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USC-led team of scientists recreates DNA-mending pathway in test-tube


Finding could lead to new cancer drugs, more effective radiation treatments

One of five known DNA-repair mechanisms in cells has been completely analyzed and reconstituted in a test tube by an international collaboration of researchers led by scientists from the Keck School of Medicine of the University of Southern California. The team is the first ever to reconstitute this pathway, known as the nonhomologous end joining pathway, or NHEJ, and NHEJ is only the third repair pathway to be reconstituted in the laboratory. The findings were published in the December 3, 2004 issue of Molecular Cell.

Understanding how DNA repair works is critical to understanding the development of cancer, which often occurs when DNA is not properly repaired.

In addition, notes Michael Lieber, M.D., Ph.D., the Rita and Edward Polusky Chair in Basic Cancer Research at the Keck School who heads up the molecular genetics program at the USC/Norris Comprehensive Cancer Center and was principal investigator on this study, the ability to reconstitute the pathway has important practical implications.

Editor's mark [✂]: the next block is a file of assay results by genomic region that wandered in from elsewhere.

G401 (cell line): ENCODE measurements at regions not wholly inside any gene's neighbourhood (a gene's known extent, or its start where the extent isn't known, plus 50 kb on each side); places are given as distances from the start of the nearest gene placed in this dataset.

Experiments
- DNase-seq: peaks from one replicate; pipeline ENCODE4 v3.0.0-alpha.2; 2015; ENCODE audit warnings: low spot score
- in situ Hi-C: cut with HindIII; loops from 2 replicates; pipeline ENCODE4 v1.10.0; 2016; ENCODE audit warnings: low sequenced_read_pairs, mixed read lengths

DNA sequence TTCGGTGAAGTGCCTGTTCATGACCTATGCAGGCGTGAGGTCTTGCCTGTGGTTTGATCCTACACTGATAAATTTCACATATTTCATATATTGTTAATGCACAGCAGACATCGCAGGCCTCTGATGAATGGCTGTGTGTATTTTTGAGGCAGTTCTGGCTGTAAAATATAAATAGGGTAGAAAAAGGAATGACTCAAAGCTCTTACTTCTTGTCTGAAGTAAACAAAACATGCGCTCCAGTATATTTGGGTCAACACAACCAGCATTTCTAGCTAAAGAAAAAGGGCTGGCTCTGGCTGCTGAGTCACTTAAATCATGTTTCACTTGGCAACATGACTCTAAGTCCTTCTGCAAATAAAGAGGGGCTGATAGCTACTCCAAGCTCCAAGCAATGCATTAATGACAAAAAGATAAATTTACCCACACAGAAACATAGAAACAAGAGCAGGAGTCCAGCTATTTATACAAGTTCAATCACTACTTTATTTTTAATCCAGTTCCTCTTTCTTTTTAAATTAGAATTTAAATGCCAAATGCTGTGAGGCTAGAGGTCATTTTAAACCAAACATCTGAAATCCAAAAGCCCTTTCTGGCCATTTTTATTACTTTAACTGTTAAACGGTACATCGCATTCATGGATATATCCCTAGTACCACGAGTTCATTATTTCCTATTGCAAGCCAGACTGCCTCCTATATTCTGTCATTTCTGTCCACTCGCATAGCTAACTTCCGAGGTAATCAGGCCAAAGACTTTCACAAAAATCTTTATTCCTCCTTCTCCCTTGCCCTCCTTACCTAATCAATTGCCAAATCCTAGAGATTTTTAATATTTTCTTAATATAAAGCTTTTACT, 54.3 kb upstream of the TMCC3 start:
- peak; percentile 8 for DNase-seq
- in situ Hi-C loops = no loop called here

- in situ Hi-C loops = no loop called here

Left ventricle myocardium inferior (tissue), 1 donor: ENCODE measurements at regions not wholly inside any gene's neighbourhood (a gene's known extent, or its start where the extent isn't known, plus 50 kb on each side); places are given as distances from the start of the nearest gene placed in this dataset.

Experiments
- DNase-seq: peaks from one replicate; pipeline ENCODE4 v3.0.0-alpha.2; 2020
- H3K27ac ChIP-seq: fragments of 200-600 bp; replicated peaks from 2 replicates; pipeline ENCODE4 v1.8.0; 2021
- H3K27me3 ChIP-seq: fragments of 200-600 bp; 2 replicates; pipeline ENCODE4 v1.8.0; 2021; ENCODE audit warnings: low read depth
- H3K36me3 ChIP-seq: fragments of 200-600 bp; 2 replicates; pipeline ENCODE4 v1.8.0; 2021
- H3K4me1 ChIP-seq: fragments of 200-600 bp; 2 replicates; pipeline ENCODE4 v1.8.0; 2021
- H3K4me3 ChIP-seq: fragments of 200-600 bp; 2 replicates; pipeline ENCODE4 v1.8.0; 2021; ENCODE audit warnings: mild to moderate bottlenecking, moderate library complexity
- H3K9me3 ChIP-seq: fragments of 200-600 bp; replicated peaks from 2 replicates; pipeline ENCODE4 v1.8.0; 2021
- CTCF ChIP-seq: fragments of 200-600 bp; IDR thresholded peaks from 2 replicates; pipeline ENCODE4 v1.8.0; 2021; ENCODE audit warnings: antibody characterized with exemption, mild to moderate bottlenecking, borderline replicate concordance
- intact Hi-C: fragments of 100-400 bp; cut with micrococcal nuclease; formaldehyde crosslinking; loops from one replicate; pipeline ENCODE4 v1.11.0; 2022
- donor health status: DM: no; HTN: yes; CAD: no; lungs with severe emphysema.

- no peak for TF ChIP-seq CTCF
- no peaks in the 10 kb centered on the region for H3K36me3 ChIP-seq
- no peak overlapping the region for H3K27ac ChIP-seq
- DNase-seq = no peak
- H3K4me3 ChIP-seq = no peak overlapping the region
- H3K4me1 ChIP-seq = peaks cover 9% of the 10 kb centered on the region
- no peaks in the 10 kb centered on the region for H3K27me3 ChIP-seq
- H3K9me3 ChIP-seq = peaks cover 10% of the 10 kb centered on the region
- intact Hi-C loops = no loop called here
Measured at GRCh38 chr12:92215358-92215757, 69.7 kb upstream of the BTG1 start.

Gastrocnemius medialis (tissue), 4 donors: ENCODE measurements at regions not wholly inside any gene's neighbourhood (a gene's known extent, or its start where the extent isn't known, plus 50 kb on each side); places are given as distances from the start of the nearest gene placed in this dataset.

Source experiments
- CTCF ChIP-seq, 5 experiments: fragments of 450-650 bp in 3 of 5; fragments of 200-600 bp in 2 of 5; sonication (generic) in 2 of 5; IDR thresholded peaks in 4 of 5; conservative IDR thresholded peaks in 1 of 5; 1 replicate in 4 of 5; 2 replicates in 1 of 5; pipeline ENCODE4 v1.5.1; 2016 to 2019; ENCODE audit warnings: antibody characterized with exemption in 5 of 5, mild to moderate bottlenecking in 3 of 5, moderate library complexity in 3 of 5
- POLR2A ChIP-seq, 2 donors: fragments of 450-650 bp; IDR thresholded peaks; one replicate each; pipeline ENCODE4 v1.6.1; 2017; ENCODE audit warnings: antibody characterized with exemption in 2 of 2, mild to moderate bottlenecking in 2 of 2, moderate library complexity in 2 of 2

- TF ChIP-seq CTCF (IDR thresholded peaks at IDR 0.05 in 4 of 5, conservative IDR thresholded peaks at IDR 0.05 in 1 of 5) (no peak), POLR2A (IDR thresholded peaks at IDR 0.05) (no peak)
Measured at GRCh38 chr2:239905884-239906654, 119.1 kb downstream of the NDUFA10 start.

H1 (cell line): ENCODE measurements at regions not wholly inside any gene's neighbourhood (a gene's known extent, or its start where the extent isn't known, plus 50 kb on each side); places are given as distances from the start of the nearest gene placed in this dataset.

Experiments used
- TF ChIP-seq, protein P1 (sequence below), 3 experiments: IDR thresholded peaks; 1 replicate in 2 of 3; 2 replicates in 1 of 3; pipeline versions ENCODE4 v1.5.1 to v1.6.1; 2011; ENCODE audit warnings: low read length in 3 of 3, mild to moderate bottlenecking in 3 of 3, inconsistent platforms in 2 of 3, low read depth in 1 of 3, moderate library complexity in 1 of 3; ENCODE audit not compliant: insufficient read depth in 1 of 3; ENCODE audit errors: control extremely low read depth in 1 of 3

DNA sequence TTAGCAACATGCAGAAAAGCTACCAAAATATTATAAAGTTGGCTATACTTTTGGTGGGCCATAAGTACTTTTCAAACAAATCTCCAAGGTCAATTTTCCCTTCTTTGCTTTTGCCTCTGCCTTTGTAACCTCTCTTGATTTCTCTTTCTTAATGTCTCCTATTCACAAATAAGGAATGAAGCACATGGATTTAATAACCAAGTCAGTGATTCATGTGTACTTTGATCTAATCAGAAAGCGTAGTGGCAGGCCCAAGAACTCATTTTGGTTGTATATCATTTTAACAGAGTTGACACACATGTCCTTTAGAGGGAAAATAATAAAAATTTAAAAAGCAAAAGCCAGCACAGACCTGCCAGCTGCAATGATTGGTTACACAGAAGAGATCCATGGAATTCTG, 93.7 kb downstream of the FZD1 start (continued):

"Now we can really test for drugs that will affect the pathway," he said. "For instance, one of the things this pathway is particularly good at is repairing radiation damage. When people get radiation treatment, both the normal and the tumor cells will use this pathway to resist the radiation. If we could inhibit the pathway regionally in or around the tumor, we could really make radiation dramatically more effective."

In order for the team to reconstitute the NHEJ pathway, which is found in all cells that are evolutionarily ’above’ yeast, they first had to purify all the proteins used to rejoin the double strands of DNA once they’ve suffered damage and are severed from one another. As it turned out, two of the seven proteins come from a class of polymerases that were discovered in 1999 by Myron Goodman, Ph.D., professor of molecular biology at the USC College of Letters, Arts and Sciences, who became an essential part of this research team. "Before this, no one knew what this class was good for," Lieber explains. "This is really the first solid indication of what two of these polymerases might do."

Knowledge of the details of the NHEJ pathway extends beyond its connections to cancer and radiation treatment, Lieber notes. "This pathway gets used not just for accidental damage, oxidative damage and radiation damage to DNA, but is also used in the immune system," he explains. "So the immune system would function less well without it."

Jon Weiner | EurekAlert!
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